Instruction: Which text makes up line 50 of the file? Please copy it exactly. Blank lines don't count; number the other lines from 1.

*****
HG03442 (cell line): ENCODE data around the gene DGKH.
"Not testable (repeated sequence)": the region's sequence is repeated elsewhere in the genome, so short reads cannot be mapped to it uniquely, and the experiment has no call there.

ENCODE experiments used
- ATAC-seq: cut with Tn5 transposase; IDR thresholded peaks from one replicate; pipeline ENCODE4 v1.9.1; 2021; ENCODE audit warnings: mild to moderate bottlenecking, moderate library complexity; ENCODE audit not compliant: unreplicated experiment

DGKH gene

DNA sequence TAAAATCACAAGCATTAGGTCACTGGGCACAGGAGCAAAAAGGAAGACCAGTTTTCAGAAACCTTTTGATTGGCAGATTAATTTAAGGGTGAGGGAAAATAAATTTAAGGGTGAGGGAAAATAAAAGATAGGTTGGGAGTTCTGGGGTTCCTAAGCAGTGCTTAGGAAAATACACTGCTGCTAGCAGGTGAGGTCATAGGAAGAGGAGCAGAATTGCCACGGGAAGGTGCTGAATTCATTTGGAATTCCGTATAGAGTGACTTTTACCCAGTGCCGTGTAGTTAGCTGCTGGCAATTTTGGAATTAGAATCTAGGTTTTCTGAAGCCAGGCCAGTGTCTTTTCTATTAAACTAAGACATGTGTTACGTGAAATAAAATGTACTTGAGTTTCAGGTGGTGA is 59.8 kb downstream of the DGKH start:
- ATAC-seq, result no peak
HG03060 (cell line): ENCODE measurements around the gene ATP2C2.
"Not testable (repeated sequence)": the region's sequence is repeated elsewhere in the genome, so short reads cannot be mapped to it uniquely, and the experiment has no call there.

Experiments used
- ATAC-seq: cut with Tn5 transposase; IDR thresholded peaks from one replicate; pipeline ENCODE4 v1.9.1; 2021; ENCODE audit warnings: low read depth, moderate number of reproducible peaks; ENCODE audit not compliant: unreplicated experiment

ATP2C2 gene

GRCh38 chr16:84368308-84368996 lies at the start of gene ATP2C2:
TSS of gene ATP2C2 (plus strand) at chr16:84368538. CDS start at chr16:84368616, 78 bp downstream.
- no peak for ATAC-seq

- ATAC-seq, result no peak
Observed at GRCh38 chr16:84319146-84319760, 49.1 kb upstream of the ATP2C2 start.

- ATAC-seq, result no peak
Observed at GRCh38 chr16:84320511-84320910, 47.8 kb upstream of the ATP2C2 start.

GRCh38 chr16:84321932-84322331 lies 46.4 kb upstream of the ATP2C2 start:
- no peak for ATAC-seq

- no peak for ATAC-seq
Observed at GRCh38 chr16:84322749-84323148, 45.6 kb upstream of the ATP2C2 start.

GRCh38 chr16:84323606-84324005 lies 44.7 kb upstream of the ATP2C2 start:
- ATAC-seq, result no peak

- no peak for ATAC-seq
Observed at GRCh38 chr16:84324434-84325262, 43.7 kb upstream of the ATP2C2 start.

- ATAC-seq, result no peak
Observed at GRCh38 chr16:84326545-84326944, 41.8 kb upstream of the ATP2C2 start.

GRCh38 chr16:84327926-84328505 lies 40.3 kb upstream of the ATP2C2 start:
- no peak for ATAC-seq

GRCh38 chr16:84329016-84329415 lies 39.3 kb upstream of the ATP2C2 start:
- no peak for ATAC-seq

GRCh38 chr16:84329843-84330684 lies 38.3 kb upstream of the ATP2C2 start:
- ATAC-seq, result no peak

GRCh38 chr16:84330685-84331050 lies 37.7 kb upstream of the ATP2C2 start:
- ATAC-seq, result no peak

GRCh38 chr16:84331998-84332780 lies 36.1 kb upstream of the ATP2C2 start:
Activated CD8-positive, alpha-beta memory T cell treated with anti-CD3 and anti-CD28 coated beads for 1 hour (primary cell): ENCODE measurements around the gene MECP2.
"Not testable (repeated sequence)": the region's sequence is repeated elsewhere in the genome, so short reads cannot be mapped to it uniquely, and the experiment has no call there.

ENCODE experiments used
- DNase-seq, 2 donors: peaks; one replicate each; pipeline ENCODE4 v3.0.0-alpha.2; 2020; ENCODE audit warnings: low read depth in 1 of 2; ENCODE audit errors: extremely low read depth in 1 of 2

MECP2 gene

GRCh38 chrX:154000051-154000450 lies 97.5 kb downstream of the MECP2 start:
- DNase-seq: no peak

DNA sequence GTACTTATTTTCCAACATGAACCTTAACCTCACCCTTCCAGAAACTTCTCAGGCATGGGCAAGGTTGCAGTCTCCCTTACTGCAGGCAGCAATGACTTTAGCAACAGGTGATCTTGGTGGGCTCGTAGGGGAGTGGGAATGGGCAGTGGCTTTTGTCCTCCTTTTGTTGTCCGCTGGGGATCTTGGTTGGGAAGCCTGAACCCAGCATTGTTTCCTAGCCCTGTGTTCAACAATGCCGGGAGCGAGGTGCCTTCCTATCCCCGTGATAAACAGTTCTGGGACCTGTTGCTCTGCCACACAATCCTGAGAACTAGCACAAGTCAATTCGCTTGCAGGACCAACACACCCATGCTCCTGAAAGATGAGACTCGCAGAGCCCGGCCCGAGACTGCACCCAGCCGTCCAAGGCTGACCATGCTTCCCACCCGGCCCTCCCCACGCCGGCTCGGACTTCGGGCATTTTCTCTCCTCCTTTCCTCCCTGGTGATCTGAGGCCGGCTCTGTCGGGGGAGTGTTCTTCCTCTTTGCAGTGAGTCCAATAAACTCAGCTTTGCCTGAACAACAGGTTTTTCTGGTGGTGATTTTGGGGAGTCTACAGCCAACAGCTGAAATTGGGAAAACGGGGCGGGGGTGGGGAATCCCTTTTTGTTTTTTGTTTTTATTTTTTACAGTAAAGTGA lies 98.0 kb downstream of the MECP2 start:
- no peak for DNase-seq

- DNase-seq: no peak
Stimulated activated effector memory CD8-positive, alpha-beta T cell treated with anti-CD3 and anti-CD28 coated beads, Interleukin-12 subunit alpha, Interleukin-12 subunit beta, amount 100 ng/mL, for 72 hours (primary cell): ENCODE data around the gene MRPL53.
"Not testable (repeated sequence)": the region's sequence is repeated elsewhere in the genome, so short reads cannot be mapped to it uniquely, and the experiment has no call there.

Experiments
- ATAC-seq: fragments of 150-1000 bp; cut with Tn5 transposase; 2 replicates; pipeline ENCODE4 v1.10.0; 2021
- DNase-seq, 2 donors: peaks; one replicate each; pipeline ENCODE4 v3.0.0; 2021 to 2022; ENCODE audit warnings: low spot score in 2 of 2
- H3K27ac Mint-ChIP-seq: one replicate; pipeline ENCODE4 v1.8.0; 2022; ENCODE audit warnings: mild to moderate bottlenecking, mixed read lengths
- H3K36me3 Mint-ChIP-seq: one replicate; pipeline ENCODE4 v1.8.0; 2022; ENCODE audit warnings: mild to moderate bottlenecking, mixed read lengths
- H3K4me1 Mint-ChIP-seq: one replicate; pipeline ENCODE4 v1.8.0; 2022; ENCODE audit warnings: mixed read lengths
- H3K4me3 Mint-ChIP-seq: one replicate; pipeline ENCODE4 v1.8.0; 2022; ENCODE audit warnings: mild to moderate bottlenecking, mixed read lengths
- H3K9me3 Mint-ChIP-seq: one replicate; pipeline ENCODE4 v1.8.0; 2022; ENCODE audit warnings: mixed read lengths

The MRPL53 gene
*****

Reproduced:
"Not testable (repeated sequence)": the region's sequence is repeated elsewhere in the genome, so short reads cannot be mapped to it uniquely, and the experiment has no call there.